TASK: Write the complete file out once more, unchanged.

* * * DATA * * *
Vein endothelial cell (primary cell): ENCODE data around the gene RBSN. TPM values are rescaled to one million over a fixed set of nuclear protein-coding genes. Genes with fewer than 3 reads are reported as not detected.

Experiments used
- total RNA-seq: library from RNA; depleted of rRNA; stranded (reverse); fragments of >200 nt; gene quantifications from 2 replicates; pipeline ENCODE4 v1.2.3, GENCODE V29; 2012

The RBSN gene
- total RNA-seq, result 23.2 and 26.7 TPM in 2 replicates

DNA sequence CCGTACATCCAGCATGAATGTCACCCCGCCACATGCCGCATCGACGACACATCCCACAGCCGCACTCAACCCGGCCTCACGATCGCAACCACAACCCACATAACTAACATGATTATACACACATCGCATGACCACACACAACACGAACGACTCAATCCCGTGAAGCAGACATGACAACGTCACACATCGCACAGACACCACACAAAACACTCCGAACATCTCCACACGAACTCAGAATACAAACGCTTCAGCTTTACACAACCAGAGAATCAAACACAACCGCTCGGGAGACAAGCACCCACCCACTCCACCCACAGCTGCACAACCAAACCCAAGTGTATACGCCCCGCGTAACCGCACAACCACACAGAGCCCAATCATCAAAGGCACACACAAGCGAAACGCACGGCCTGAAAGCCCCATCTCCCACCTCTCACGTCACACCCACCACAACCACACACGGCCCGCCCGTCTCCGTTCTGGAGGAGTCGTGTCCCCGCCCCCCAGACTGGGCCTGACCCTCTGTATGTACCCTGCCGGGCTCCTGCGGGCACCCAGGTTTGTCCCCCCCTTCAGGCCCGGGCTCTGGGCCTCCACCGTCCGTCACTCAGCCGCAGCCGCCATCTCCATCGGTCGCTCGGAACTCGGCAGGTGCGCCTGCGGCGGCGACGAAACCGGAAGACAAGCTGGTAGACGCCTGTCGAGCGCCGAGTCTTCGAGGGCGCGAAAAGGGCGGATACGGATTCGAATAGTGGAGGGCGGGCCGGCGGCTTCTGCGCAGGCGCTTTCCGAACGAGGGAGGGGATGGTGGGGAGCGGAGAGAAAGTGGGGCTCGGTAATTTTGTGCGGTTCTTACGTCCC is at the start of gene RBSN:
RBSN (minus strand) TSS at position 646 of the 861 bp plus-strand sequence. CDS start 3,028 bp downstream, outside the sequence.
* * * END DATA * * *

Vein endothelial cell (primary cell): ENCODE data around the gene RBSN. TPM values are rescaled to one million over a fixed set of nuclear protein-coding genes. Genes with fewer than 3 reads are reported as not detected.

Experiments used
- total RNA-seq: library from RNA; depleted of rRNA; stranded (reverse); fragments of >200 nt; gene quantifications from 2 replicates; pipeline ENCODE4 v1.2.3, GENCODE V29; 2012

The RBSN gene
- total RNA-seq, result 23.2 and 26.7 TPM in 2 replicates

DNA sequence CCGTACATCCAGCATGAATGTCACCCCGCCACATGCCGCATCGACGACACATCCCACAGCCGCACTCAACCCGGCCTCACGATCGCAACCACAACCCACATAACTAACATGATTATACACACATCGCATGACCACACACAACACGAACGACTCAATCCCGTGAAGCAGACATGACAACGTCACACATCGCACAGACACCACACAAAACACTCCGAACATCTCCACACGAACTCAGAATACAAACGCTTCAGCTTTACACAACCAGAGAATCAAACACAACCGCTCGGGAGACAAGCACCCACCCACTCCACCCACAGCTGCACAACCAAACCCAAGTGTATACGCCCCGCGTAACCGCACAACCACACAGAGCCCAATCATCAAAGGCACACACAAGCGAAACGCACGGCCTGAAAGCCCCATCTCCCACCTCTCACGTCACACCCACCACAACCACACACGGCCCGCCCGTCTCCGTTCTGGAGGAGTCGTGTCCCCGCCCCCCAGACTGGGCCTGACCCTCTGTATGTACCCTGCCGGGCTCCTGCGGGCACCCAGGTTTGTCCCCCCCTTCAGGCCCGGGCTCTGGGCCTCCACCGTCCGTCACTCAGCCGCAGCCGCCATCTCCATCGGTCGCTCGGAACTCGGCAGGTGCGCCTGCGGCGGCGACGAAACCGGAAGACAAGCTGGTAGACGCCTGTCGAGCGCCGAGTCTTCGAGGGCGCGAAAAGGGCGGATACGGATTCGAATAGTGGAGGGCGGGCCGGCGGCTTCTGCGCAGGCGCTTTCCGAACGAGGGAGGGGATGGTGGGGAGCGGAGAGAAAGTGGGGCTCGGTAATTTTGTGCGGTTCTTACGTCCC is at the start of gene RBSN:
RBSN (minus strand) TSS at position 646 of the 861 bp plus-strand sequence. CDS start 3,028 bp downstream, outside the sequence.